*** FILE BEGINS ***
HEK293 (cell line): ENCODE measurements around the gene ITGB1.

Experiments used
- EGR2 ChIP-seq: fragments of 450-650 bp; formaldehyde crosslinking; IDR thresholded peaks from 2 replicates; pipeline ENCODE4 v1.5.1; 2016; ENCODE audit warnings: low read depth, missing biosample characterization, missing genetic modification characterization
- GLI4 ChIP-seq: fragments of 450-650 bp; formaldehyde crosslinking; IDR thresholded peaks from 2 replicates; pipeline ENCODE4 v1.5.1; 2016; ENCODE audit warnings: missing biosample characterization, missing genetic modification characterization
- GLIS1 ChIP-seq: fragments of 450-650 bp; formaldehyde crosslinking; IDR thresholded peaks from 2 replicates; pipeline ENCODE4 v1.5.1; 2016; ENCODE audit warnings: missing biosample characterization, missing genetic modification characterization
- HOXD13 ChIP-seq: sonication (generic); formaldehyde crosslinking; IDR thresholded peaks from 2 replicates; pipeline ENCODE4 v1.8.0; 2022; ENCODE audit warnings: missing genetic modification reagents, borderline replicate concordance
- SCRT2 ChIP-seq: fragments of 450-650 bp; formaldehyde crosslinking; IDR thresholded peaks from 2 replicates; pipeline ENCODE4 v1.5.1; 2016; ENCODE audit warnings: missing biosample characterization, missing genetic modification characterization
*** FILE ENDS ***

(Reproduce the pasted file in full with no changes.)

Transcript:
HEK293 (cell line): ENCODE measurements around the gene ITGB1.

Experiments used
- EGR2 ChIP-seq: fragments of 450-650 bp; formaldehyde crosslinking; IDR thresholded peaks from 2 replicates; pipeline ENCODE4 v1.5.1; 2016; ENCODE audit warnings: low read depth, missing biosample characterization, missing genetic modification characterization
- GLI4 ChIP-seq: fragments of 450-650 bp; formaldehyde crosslinking; IDR thresholded peaks from 2 replicates; pipeline ENCODE4 v1.5.1; 2016; ENCODE audit warnings: missing biosample characterization, missing genetic modification characterization
- GLIS1 ChIP-seq: fragments of 450-650 bp; formaldehyde crosslinking; IDR thresholded peaks from 2 replicates; pipeline ENCODE4 v1.5.1; 2016; ENCODE audit warnings: missing biosample characterization, missing genetic modification characterization
- HOXD13 ChIP-seq: sonication (generic); formaldehyde crosslinking; IDR thresholded peaks from 2 replicates; pipeline ENCODE4 v1.8.0; 2022; ENCODE audit warnings: missing genetic modification reagents, borderline replicate concordance
- SCRT2 ChIP-seq: fragments of 450-650 bp; formaldehyde crosslinking; IDR thresholded peaks from 2 replicates; pipeline ENCODE4 v1.5.1; 2016; ENCODE audit warnings: missing biosample characterization, missing genetic modification characterization